While there are a whole load of inexpensive ways to get started with VR, they’re not all made to the same standard – and a sub-par headset isn’t going to leave you with a very good first impression.

That shouldn’t be a problem for RubyVR’s new headset, which comes with the blessing of Google’s Cardboard program.

It’s the same situation for smartphones – if a handset maker wants to make an Android phone, it needs to meet certain Google requirements if it wants Android certification and access to services like the Play Store.

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The Ruby 2 VR headset, launched this month, costs $40 and supports handsets of between 4 and 6.5-inches – both iPhones and Android.

Trying to best other budget viewers, the RubyVR headset has lenses that are designed to be independently adjusted by the user, so that any vision issues can be accurately accounted for. There’s really nothing more jarring in a VR experience than having one eye forever out of focus.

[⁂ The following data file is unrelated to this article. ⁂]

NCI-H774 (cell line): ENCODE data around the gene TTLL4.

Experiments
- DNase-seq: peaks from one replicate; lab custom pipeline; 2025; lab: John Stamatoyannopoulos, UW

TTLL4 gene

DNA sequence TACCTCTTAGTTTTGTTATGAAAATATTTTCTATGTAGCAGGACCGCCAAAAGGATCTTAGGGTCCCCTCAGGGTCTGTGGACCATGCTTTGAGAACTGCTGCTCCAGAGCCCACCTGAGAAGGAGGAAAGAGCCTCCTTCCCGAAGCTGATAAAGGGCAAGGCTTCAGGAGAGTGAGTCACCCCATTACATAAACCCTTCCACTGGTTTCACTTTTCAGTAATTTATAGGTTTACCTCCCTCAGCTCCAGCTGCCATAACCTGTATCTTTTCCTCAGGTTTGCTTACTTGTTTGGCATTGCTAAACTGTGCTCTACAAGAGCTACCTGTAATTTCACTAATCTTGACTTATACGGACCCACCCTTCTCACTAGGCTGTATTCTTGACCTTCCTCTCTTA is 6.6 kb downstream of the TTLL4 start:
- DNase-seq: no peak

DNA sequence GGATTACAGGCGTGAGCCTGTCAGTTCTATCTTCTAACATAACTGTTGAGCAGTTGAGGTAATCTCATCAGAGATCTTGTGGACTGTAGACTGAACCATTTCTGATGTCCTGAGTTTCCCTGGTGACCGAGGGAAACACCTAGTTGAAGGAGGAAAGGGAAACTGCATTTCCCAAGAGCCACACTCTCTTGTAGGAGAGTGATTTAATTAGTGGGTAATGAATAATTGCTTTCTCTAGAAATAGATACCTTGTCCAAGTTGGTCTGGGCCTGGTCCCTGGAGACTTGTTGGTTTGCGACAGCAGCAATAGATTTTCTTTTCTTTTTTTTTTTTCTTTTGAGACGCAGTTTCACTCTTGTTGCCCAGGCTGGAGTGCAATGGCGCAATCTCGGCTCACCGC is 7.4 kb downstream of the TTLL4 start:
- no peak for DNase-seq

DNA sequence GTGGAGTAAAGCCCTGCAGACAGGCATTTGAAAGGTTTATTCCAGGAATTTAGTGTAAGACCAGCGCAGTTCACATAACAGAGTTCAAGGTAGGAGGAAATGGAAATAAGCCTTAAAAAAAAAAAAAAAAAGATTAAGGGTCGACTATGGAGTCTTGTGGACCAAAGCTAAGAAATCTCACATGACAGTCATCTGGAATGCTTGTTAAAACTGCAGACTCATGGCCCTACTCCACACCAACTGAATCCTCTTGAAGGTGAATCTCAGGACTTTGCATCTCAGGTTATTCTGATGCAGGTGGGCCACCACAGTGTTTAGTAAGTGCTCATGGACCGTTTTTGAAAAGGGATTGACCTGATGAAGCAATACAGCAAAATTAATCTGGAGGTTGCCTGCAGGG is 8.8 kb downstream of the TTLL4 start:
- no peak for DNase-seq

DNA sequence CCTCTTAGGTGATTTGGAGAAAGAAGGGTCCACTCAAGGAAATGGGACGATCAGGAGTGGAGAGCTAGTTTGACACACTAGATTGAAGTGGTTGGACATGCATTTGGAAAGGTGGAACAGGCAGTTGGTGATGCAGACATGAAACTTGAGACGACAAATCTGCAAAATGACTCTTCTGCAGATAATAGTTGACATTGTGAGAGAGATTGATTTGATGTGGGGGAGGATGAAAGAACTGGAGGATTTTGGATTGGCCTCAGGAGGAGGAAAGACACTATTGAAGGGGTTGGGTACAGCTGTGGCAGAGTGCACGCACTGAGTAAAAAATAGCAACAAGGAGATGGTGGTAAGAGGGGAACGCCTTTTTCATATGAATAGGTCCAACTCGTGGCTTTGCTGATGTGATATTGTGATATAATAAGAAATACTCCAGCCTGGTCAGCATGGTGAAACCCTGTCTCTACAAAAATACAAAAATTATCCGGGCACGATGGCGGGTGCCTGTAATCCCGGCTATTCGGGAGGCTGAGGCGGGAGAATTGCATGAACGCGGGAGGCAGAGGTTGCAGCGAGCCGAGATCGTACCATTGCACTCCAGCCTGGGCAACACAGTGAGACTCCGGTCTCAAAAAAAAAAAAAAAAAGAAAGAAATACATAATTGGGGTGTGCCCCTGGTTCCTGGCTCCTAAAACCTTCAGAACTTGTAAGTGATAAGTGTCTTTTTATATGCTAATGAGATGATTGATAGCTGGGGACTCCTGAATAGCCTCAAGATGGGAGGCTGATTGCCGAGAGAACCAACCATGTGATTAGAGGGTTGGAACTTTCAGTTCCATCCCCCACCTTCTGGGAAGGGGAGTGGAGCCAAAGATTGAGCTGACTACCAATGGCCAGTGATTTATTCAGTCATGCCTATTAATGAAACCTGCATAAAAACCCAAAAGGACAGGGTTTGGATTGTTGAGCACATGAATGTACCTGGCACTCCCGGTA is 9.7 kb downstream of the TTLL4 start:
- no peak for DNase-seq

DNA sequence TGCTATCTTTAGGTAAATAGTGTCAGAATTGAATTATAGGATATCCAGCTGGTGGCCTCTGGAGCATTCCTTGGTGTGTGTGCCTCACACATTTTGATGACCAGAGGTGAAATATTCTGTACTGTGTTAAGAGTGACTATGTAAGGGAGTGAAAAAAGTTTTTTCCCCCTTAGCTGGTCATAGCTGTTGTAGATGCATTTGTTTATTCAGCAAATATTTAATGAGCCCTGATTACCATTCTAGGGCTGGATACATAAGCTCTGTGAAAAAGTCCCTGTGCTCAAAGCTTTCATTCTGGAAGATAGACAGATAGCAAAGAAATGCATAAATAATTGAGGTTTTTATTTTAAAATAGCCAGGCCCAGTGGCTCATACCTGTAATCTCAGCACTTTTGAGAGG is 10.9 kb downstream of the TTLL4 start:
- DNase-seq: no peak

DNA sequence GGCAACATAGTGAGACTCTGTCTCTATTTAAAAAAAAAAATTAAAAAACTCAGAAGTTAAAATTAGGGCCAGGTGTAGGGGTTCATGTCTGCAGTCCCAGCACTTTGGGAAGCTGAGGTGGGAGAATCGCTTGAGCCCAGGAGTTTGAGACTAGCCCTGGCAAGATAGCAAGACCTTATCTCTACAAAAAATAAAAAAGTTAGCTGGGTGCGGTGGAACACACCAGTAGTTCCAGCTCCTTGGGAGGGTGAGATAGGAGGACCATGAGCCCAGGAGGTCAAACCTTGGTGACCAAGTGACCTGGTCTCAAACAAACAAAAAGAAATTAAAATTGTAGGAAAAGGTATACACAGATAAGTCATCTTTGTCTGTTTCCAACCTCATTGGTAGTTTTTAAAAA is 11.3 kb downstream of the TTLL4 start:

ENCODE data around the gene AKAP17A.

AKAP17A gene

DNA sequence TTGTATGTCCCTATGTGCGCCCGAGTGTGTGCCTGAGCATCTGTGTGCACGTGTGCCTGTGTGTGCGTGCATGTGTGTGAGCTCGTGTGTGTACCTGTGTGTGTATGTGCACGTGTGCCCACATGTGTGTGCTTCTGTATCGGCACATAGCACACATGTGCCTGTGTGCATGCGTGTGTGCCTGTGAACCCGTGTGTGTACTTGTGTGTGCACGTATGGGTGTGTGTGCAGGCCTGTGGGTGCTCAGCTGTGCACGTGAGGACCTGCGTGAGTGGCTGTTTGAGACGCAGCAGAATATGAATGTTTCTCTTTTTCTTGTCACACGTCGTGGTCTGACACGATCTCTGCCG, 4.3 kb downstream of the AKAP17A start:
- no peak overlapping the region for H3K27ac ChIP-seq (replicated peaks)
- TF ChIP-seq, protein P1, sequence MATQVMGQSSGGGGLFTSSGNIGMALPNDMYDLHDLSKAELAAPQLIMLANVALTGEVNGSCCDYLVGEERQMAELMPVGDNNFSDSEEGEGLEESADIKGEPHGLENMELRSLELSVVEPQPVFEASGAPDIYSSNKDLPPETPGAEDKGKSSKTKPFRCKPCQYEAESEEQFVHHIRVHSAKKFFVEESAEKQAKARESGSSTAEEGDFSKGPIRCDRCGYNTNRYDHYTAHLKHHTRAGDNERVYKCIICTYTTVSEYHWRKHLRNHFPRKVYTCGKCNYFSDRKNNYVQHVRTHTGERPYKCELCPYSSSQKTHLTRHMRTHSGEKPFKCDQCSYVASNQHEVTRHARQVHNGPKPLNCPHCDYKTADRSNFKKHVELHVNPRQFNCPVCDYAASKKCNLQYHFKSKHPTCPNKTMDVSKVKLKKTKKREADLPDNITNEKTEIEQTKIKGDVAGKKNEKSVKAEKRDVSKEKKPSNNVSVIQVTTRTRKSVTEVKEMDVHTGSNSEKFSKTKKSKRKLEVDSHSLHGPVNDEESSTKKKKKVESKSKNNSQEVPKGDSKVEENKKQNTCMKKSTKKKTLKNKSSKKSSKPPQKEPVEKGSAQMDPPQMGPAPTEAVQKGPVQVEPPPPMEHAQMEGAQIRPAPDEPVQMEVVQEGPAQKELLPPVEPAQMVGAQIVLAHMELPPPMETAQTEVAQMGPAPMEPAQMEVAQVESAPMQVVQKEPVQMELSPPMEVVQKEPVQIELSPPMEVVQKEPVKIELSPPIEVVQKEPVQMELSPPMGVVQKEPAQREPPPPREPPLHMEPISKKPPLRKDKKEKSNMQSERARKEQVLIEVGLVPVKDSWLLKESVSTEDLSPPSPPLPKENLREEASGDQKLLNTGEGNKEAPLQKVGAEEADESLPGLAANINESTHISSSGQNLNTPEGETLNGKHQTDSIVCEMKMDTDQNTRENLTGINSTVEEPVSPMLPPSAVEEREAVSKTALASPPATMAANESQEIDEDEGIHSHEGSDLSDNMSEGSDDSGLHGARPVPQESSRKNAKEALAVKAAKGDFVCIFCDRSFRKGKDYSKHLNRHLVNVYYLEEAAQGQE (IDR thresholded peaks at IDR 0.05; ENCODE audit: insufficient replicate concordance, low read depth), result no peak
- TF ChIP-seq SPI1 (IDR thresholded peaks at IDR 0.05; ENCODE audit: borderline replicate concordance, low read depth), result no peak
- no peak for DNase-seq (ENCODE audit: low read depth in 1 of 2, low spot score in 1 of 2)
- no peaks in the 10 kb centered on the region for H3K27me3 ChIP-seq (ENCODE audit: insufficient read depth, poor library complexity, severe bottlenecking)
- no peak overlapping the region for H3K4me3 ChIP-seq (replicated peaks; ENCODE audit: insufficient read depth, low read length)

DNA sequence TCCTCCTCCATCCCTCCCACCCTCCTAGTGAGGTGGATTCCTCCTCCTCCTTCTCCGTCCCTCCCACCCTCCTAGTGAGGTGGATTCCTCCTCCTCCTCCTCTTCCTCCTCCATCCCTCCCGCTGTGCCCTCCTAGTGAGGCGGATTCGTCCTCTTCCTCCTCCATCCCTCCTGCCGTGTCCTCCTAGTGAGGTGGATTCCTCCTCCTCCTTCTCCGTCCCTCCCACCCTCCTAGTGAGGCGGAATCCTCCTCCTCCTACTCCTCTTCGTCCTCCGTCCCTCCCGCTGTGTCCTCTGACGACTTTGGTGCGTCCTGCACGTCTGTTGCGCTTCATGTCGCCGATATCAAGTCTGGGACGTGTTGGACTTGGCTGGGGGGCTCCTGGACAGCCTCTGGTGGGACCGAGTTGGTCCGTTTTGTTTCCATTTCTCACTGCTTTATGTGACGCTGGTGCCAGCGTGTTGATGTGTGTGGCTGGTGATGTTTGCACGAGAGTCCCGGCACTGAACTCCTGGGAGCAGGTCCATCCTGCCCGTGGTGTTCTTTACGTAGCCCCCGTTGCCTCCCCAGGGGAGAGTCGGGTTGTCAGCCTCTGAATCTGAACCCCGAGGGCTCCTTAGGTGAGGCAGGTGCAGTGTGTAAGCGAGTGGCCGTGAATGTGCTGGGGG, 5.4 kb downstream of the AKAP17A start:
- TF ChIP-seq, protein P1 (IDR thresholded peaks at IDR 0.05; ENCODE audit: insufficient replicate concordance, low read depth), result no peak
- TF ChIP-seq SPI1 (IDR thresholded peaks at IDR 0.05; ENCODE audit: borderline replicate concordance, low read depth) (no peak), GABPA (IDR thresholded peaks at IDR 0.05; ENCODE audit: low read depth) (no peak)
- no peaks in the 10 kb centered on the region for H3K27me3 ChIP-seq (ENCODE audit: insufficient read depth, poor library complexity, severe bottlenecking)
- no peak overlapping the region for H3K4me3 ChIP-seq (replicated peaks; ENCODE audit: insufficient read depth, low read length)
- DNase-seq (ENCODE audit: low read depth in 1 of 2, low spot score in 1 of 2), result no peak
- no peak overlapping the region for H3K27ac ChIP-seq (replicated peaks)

Beyond the company’s consumer play, it’s also offering to white-label the headsets so any company (or indeed, anyone ordering more than 100) can put their own name and logo on them.

RubyVR is also working with Badoink on a marketing campaign that will see collapsible low-cost VR viewers sent out in order to get VR into the hands of yet more people.

We haven’t had a chance to test out the RubyVR yet, but will let you know if it lives up to its promises when we do.

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